Telus New Ventures BC: Assessing the Opportunity :. WillPate.org
This blog gives a good summary of VC requirements.
However, in practical terms, one of the biggest issues is how to work out what your business opportunity is likely to be worth and how much equity you will have to give up for their cash.
The expected "Internal Rate of Return" for the VC needs to be about 35%. That is the vc will expect his investment to increase in value by at least 35% compound per year.
So in order to reach a valuation you need to prepare 5 year cash-flows at at least three different levels of trading. Best case, expected case and worst case (the worst case will become the basis for the VC's valuation in negotiation though in actuality he will be looking at the expected case and hoping it will reach that level.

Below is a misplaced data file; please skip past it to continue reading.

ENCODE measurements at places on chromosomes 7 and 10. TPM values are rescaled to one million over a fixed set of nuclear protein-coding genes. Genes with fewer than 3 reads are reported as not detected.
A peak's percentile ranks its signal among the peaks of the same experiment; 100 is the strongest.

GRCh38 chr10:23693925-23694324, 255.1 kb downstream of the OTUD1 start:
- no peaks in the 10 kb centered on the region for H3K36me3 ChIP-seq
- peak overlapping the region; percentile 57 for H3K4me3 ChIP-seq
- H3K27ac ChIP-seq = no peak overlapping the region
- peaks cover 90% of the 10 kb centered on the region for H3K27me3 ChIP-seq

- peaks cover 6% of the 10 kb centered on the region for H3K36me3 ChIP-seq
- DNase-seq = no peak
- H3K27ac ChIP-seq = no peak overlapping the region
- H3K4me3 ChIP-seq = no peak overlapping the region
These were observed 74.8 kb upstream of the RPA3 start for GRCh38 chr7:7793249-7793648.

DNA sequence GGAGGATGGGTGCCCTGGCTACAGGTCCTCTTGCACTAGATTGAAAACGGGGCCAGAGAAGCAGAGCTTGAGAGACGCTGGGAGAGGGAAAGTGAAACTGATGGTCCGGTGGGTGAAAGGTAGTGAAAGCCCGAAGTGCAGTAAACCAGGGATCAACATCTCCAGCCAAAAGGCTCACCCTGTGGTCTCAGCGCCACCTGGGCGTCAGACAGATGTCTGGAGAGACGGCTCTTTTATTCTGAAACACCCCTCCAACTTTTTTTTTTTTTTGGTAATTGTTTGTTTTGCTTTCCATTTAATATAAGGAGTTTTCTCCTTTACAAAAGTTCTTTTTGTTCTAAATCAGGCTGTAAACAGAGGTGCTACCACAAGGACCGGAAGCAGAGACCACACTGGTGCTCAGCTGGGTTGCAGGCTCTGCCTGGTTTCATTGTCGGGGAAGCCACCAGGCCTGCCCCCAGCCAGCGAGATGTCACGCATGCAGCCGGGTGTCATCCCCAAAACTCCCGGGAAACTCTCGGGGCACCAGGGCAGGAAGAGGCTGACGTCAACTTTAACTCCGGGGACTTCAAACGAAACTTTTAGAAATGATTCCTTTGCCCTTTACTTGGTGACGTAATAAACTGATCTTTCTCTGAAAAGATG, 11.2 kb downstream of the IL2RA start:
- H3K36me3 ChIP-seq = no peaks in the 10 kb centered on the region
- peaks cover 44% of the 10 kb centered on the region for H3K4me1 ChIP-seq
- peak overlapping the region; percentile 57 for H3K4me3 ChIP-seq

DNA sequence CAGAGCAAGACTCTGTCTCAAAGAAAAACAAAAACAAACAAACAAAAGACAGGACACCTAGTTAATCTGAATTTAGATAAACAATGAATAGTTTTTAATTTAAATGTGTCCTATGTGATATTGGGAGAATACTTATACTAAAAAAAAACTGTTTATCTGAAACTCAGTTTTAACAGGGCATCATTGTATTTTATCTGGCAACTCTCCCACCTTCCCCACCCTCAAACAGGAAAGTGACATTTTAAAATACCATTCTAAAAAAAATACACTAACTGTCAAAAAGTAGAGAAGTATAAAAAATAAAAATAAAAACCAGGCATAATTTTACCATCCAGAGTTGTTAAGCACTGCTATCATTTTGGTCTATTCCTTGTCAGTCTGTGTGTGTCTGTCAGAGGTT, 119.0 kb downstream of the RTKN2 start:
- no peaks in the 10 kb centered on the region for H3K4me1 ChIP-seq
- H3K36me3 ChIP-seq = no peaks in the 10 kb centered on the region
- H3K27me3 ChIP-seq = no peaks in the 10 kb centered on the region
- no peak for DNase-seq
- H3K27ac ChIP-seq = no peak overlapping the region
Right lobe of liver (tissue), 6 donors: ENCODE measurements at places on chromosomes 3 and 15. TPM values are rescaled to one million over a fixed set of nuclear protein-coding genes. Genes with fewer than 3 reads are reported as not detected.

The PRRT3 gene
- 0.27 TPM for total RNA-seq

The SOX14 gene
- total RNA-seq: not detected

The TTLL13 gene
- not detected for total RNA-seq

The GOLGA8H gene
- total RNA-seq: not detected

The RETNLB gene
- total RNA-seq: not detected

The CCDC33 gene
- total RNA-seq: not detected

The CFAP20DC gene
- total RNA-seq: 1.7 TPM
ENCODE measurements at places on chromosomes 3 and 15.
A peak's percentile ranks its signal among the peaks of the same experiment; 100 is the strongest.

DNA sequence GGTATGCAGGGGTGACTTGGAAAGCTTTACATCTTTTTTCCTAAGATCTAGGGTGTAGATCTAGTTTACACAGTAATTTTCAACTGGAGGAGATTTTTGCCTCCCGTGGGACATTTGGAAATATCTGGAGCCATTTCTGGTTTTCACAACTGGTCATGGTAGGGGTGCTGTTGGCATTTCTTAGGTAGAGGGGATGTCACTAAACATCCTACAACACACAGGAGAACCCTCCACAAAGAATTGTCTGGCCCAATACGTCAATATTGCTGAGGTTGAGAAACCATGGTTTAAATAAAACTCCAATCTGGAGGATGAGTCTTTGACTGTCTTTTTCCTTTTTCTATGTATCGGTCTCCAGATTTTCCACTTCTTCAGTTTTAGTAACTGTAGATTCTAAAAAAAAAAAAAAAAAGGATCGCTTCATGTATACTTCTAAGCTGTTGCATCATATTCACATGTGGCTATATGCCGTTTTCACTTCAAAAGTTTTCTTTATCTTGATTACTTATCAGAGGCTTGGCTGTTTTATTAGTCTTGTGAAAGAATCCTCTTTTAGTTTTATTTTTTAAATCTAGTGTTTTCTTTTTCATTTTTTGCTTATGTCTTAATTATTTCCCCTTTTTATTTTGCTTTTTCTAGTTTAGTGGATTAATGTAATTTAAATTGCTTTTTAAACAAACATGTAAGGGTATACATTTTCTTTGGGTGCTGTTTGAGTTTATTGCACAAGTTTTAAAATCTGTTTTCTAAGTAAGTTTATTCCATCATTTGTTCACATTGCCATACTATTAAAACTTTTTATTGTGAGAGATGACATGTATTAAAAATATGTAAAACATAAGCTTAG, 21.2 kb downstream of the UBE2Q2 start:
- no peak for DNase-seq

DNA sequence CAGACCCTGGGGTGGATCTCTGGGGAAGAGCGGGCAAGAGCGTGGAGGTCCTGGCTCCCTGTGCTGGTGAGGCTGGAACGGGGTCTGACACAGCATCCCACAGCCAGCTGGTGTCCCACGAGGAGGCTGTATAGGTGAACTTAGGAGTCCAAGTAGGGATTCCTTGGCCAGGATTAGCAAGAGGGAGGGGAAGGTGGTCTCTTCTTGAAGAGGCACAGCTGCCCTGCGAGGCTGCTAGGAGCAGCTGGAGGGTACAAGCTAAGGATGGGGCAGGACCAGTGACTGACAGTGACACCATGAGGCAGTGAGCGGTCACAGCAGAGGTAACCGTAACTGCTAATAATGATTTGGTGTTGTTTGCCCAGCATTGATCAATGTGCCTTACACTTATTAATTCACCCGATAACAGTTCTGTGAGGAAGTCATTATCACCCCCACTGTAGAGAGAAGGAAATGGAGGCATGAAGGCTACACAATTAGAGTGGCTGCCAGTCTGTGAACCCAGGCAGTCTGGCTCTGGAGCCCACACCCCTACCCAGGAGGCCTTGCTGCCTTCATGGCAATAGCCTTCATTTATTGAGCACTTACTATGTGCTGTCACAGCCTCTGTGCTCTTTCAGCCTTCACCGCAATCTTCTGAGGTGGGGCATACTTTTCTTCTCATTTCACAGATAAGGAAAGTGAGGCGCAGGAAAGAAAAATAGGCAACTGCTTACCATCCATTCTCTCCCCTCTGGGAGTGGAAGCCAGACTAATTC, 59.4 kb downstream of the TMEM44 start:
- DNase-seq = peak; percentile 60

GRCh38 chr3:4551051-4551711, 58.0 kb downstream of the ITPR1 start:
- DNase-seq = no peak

Once you have your 5 year forecast you can look at the returns and growth potential per your forecast and then look to existing businesses with that profile. You will need to establish a price earnings ratio for the particular sector of industry and expected growth profile. The business valuation can then be calculated from applying the price earnings ratio to the returns per your worst case scenario. Once you have that valuation you can work back to what equity value the shares have to the vc at the investment point.
Hey it is of course absolutrely necessary that your "story" stacks up and is evidenced to a level that enables the VC to believe in it.